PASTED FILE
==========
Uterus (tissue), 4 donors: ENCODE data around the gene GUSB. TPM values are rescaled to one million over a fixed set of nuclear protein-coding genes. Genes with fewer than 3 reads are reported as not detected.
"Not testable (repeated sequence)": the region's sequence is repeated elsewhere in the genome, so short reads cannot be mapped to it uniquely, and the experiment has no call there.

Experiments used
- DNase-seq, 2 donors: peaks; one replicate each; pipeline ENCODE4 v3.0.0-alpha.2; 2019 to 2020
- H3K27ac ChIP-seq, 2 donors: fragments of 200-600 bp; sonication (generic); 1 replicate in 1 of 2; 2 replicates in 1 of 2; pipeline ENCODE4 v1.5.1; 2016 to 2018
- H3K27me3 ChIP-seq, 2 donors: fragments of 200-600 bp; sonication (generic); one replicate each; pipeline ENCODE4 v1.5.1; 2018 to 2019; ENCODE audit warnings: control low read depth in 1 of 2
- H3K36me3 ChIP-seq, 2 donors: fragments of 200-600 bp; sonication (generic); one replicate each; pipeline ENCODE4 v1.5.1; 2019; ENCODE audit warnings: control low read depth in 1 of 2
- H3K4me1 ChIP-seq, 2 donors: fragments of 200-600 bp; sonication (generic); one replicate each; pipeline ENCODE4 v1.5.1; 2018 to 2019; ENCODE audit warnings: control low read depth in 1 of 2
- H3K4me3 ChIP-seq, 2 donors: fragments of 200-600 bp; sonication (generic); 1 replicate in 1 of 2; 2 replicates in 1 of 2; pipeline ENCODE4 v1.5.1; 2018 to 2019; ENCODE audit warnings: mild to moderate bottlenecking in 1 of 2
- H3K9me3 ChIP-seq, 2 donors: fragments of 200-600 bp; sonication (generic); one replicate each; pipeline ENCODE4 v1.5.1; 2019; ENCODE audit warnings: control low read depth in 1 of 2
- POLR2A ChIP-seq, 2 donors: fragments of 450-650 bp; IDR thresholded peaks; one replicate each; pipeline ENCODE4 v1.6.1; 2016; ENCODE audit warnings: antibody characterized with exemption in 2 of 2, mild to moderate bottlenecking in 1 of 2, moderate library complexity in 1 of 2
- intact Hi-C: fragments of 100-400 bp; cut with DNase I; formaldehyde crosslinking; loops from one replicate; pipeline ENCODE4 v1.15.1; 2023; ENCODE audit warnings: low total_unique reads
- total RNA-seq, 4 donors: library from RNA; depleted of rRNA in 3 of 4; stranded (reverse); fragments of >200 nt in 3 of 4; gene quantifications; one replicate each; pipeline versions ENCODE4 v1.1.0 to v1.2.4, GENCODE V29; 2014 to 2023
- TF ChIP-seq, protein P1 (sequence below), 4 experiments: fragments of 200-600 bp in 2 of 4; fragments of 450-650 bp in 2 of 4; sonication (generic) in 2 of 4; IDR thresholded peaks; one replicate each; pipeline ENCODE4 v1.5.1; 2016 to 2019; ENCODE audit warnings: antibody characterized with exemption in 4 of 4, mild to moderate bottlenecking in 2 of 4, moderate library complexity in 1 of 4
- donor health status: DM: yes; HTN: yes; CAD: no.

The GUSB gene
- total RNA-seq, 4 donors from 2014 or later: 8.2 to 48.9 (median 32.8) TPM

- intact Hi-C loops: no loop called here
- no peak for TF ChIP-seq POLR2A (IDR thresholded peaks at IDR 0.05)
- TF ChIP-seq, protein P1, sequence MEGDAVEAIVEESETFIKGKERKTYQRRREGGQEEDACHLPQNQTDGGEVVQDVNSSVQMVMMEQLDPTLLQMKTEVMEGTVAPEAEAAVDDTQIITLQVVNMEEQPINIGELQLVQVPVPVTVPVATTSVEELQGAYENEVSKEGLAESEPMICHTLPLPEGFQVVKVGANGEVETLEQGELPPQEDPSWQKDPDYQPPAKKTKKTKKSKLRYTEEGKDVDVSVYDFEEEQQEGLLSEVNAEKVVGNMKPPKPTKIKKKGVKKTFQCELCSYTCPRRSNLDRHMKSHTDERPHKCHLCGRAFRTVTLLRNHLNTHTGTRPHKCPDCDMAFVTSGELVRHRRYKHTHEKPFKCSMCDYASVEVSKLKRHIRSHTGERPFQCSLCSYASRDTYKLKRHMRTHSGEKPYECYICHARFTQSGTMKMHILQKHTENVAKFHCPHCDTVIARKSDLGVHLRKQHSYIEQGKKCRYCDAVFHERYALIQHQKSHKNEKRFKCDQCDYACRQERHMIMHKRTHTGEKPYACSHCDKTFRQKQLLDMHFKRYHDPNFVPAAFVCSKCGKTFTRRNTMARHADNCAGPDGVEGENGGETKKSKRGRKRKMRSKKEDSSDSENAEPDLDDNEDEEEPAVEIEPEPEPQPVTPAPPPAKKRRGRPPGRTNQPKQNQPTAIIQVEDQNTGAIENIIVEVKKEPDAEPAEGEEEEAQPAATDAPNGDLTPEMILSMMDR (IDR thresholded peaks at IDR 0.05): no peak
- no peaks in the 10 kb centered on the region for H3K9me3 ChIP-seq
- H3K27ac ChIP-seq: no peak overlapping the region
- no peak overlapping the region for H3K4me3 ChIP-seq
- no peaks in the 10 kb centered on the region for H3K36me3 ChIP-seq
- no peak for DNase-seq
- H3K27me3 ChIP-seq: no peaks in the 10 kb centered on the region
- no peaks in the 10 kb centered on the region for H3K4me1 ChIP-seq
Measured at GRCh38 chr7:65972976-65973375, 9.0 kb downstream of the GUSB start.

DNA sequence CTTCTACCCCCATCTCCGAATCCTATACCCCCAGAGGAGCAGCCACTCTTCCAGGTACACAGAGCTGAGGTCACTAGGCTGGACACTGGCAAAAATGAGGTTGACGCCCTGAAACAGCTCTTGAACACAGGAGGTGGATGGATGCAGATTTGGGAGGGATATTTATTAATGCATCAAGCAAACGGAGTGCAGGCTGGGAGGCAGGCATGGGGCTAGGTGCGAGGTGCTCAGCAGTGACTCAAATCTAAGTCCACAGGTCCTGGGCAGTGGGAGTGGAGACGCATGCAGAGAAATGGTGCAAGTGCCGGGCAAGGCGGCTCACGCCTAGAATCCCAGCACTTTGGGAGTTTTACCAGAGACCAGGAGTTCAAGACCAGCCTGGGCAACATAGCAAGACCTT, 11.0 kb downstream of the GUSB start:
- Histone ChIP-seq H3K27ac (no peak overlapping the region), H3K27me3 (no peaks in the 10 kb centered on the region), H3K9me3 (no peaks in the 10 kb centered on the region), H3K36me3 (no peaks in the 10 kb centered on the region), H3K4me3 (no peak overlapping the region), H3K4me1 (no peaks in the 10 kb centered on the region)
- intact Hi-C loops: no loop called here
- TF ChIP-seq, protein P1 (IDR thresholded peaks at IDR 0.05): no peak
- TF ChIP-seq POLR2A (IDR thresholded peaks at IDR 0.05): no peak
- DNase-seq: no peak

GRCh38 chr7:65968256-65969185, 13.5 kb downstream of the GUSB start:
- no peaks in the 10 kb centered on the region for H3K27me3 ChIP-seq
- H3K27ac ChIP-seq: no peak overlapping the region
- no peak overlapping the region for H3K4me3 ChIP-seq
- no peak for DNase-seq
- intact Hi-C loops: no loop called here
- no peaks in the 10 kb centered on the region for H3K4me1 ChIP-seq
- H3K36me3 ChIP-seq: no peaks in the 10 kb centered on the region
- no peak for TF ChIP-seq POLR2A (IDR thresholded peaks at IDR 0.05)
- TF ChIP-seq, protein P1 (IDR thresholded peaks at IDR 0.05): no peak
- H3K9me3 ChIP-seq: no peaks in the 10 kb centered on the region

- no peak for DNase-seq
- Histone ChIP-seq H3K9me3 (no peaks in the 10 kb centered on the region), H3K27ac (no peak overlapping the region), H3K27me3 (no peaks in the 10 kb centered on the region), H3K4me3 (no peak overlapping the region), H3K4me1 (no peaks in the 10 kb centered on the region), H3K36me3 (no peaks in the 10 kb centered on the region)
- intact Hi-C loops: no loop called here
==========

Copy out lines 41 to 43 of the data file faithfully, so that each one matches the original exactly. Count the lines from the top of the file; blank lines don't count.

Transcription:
- no peaks in the 10 kb centered on the region for H3K4me1 ChIP-seq
- H3K36me3 ChIP-seq: no peaks in the 10 kb centered on the region
- no peak for TF ChIP-seq POLR2A (IDR thresholded peaks at IDR 0.05)